Charcoal is commonly utilized as a heating fuel in homes and businesses. While most developed countries produce industrial charcoal using retort technology, Indian charcoal producers have been unable to access it due to technological restrictions and greater capital investment requirements.
A pilot-scale mobile charcoal-producing equipment can load 125 kg of feedstock in two phases. The retort system emits extremely little carbon monoxide, carbon dioxide, hydrocarbons, and particulate matter.
- IIT Guwahati researchers developed a low-cost improved natural draft charcoal retort (INDCR).
- Charcoal is commonly utilized as a heating fuel in homes and businesses.
- The reactor’s performance was documented in the ACS Energy & Fuels Journal.
- The designed reactor will be demonstrated at the NTPC Ramagundam Thermal Power Station township.
- The pilot-scale mobile charcoal producing equipment has a 125 kg input loading capacity and operates in two phases.
- The research took two years to demonstrate with over 60 field testing to assure constant yield and quality of charcoal.
- The technology transfer will enable IIT Guwahati to create a larger reactor system.
Researchers at the Indian Institute of Technology, Guwahati, have created a unique, low-cost improved natural draft charcoal retort (INDCR) reactor to address the technological and capital investment issues faced by Indian charcoal manufacturers.
The principal designers of the INDCR system, Dr. Arunkumar Chandrasekaran and Dr. Senthilmurugan Subbiah, professors in the Department of Chemical Engineering at IIT Guwahati, have filed an Indian patent for the design of the unique reactor.
The technical details and performance of the reactor have been published in the American Chemical Society’s peer-reviewed journal, Energy & Fuels Journal.
The National Thermal Power Corporation (NTPC) Limited’s new initiative Wing for Waste to Energy Projects hosted an open competition, ‘Green Charcoal Hackathon 2020,’ where IIT Guwahati innovators represented the INDCR as contestants.
Following additional review and mentoring by NTPC personnel, the constructed reactor was given the opportunity to be shown at the township of NTPC Ramagundam Thermal Power Station in Telangana to create charcoal from Municipal Solid Waste (5 tonnes per day).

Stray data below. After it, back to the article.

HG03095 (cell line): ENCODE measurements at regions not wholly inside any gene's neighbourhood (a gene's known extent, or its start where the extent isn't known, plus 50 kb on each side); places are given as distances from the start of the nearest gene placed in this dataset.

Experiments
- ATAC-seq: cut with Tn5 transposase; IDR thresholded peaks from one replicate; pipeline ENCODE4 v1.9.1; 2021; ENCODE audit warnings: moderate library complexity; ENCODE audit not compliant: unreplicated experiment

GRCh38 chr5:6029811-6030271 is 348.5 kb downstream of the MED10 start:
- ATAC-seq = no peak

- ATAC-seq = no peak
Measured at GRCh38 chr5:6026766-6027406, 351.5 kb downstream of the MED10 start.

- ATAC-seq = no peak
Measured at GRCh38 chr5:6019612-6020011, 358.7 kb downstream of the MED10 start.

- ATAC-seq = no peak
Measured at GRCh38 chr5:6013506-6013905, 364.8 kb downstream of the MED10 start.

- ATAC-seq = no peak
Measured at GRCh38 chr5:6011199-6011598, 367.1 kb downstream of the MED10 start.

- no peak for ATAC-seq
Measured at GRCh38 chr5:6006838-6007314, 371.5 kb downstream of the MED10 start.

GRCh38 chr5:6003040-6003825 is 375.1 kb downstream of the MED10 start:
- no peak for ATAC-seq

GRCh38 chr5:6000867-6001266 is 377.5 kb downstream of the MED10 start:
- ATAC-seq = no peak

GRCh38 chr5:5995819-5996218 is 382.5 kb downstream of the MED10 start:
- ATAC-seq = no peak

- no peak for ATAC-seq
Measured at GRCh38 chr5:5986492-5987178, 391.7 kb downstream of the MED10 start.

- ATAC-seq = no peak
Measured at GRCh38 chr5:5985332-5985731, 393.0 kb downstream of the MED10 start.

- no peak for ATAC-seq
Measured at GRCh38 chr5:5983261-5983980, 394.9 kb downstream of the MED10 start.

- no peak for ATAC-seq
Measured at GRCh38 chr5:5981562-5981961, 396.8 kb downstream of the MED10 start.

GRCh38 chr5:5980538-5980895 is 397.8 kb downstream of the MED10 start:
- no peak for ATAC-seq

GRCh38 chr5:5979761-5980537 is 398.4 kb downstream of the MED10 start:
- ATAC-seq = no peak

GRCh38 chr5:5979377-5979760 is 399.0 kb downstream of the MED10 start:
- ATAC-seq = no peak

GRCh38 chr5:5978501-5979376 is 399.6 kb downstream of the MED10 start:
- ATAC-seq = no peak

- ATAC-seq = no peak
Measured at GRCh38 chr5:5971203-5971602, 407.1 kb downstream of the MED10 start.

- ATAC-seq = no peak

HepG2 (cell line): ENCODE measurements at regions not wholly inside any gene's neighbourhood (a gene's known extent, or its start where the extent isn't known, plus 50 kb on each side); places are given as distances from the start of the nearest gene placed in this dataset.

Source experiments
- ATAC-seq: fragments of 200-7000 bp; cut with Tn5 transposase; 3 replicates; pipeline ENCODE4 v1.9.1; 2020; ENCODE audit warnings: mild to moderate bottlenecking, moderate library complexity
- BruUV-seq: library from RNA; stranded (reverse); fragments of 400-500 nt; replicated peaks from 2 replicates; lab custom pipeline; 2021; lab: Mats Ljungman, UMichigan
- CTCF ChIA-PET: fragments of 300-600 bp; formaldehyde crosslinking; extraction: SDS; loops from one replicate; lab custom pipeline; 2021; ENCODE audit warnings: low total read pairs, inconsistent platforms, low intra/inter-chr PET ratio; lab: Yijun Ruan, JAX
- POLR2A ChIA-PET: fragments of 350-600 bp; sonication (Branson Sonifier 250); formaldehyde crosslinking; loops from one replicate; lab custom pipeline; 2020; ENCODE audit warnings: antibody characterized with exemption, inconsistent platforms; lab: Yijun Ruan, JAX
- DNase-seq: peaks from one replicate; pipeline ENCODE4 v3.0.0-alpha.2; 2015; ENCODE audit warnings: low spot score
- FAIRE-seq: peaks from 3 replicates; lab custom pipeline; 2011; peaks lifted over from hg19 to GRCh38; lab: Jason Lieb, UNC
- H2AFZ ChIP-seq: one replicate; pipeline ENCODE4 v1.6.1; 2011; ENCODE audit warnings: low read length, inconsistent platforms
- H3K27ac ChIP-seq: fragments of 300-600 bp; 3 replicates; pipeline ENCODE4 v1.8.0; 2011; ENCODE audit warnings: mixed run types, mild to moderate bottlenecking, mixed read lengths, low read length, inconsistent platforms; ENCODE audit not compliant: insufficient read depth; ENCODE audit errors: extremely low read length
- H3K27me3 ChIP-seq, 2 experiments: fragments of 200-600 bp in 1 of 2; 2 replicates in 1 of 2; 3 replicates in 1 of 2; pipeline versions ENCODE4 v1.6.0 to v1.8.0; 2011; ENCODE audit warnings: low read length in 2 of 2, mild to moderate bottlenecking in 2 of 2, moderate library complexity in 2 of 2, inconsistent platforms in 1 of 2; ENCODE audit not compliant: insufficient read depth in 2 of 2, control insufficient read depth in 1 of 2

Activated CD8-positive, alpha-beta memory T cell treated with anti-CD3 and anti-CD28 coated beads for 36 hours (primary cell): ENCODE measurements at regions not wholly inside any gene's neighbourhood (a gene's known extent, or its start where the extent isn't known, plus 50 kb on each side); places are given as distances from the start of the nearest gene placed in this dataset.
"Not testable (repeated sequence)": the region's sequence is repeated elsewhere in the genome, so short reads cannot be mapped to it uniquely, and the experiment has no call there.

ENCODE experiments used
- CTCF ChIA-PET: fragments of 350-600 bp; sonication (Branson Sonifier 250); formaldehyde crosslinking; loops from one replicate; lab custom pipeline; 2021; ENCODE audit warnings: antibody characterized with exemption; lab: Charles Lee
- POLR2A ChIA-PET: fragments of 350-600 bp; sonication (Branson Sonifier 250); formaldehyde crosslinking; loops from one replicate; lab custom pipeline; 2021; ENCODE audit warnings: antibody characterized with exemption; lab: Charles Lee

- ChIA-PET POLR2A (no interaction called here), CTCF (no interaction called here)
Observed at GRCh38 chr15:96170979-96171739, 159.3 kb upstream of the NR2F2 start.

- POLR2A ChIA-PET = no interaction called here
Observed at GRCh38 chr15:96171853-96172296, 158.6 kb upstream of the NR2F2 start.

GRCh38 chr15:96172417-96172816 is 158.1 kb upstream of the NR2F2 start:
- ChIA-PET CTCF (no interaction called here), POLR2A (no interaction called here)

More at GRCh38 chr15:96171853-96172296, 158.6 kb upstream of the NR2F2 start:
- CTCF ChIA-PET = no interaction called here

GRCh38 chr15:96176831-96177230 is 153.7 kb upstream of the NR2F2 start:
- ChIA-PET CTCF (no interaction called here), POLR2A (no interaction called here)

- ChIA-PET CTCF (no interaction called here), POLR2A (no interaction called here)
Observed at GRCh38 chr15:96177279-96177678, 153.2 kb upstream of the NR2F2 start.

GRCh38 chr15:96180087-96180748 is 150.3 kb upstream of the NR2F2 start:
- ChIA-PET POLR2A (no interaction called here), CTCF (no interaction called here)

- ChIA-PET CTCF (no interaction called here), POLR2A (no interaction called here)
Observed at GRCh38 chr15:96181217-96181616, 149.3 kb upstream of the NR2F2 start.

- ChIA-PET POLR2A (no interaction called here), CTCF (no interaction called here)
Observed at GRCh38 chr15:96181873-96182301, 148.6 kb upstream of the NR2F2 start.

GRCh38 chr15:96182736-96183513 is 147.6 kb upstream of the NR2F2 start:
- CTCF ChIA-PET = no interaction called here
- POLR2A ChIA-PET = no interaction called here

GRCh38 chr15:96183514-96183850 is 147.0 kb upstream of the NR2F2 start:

Charcoal is a popular fuel for both residential and industrial heating purposes. While some industrialized countries employ retort technology to create industrial charcoal, it has not been available to Indian charcoal producers due to technological obstacles and the need for larger capital expenditure.
“The unique reactor has been shown to produce high-quality charcoal from various feedstock and is designed to utilize its feedstock as heating fuel.” “This reactor is portable to agricultural fields and has been shown to convert farm waste to charcoal without emitting harmful gases,” Dr Subbiah stated.
With fabrication assistance from Optima Heat Technologies, the created charcoal retort reactor was installed and tested at Paramakudi in Tamil Nadu’s Ramanathapuram district.
The pilot-scale mobile charcoal manufacturing device has a 125 kg input loading capacity and operates two-phase. The research took two years to demonstrate, with more than 60 field testing carried out to assure constant yield and quality of charcoal.
Dr. Subbiah stated that the technology transfer agreement between IIT Guwahati and Sanron Fuel Pvt. Ltd., New Delhi, and Samkitec Resources, Hyderabad, would allow for additional research and development at IIT Guwahati to design a higher capacity reactor system to produce industrial-grade charcoal regardless of input loading feedstock with a higher mass and energy yield and lower emissions.
The researchers from IIT Guwahati used a variety of biomasses as the input feedstock for the charcoal producing process, including Prosopis juliflora, Casuarina equisetifolia, Bambusoideae, biomass briquettes, wood pellets, and Refuse-Derived Fuel (RDF) briquettes from Municipal Solid Waste (MSW).
The end-user determines the definition of good-grade charcoal. As a result, the retort reactor has been designed to produce charcoal with a greater mass yield, more varied quality of fixed carbon, and a higher energy content while emitting the least amount of harmful gas.
Furthermore, the reactor can control the process at any time while it is running. It is user-friendly in terms of loading biomass/feedstock and discharging charcoal.
The retort system is environmentally beneficial, emitting relatively little carbon monoxide, carbon dioxide, hydrocarbons, and particulate matter.